Reciprocating Gait Orthosis (RGO)

A reciprocating gait orthosis (RGO) is also a HKAFO however it allows one leg to be placed ahead of another – more like normal walking. This is achieved by linking the two KAFOs together by a band, two cables or a push-pull rod which transfers movement energy from one leg to the other. Therefore as one leg is flexed or brought forward, it causes a reciprocal extension of the other leg. This allows a much smoother gait and greatly reduces the amount of effort that is needed to walk. A walker can often be abandoned for forearm crutches.

RGOs tend to be most successfully used for children with spina bifida starting as young as 2.5 years old but have been used by children with other diagnoses. RGOs are sometimes used for adult paraplegics but often a wheelchair becomes the preferred mode of transportation for the adults.

The RGO is commonly used for individuals with a lesion level of T12 to L3 (although higher levels are possible) who lack adequate strength to maintain hip extension. Good upper extremity strength, high motivation levels, good family support and minimal contractures definately contribute to the successful use of the device.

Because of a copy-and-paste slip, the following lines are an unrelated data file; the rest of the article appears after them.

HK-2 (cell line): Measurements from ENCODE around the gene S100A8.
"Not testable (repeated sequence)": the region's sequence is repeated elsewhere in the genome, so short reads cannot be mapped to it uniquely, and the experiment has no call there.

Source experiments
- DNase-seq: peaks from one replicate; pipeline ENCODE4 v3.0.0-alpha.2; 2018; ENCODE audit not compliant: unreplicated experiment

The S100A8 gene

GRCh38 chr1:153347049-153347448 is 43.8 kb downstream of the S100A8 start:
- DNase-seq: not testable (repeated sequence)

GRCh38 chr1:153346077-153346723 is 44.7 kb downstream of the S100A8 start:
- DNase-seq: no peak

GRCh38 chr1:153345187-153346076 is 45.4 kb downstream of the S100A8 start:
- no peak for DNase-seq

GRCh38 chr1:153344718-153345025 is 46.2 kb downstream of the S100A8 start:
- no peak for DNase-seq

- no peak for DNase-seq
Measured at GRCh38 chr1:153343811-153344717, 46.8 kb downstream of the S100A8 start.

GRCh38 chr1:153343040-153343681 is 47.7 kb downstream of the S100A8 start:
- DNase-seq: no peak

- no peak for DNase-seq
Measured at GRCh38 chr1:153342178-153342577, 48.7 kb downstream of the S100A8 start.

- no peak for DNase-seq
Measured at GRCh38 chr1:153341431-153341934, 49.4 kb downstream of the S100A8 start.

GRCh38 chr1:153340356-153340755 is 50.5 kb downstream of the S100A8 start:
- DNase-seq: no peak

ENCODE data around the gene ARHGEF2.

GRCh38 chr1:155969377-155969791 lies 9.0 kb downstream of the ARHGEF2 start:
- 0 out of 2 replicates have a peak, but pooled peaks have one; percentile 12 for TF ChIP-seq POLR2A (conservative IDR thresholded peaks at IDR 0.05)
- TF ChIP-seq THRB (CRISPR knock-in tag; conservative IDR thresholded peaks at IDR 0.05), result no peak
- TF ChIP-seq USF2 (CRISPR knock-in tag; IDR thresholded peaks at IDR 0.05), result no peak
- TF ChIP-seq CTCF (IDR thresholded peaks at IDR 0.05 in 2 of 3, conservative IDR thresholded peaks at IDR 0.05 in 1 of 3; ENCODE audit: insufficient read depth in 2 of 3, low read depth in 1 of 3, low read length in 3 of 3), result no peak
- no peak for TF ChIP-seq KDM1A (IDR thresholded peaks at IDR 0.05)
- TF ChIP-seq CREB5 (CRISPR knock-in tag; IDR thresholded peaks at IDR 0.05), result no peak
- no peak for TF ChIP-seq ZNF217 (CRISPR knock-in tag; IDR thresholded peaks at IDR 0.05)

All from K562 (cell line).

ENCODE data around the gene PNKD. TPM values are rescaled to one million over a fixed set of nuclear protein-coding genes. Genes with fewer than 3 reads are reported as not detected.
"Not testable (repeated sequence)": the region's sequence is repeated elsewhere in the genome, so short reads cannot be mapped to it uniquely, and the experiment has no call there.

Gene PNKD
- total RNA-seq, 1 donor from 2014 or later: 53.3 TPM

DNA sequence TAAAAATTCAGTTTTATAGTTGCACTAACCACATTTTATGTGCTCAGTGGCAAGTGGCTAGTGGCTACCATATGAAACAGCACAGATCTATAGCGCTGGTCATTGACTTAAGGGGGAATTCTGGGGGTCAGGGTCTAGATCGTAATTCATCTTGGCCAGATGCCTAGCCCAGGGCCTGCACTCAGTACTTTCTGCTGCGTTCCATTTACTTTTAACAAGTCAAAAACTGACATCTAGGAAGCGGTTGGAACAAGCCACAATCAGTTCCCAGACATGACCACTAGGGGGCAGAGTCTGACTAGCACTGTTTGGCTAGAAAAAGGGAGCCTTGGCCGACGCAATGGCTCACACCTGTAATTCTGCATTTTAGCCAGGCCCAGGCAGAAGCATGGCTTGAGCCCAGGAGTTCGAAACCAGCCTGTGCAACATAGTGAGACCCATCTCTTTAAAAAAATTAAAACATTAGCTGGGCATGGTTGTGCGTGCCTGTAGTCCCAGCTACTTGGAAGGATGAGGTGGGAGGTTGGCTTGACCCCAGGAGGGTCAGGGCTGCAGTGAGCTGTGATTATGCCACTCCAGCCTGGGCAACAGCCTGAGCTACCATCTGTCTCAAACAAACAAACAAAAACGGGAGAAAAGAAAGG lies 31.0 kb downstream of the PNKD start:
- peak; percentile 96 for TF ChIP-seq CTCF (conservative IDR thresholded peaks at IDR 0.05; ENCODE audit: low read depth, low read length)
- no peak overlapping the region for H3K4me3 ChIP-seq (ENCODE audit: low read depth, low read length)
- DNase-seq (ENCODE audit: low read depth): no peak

There are two significant advantages to the RGO system over conventional orthoses for the paraplegic individual. The first advantage is that, the RGO is energy efficient. The wheelchair offers the advantages of speed and has the energy demands comparable to walking by normal individuals. Two point swing-to gait with crutches increases energy requirements 33% over normal walking, and a faster swing-through gait increases the energy consumption to 78%. Ambulation with the RGO system has energy demands significantly less than the use of standard HKAFO’s with crutches. Thus, ambulation with the RGO system is energy efficient without sacrificing speed when compared to using HKAFO’s.

A second major advantage of the RGQ, especially in the adult paraplegic, is the ability to stand unassisted with security and confidence. In standing, the orthotic device prevents bilateral flexion and extension from occurring simultaneously unless the hip joints are unlocked in preparation for sitting. As one hip tends to flex, as occurs when one falls forward, the other hip automatically extends with the same degree of force, thus preventing the fall. With practice, the paraplegic can learn to stand for long periods of time with no assistance, thus freeing the upper extremities for work or play activities. Therefore, the RGO system offers two distinct advantages over traditional HKAFO’s. First, it enables an energy efficient reciprocating gait, and second, allows the individual to stand comfortably and safely, freeing up the upper extremities for other activities.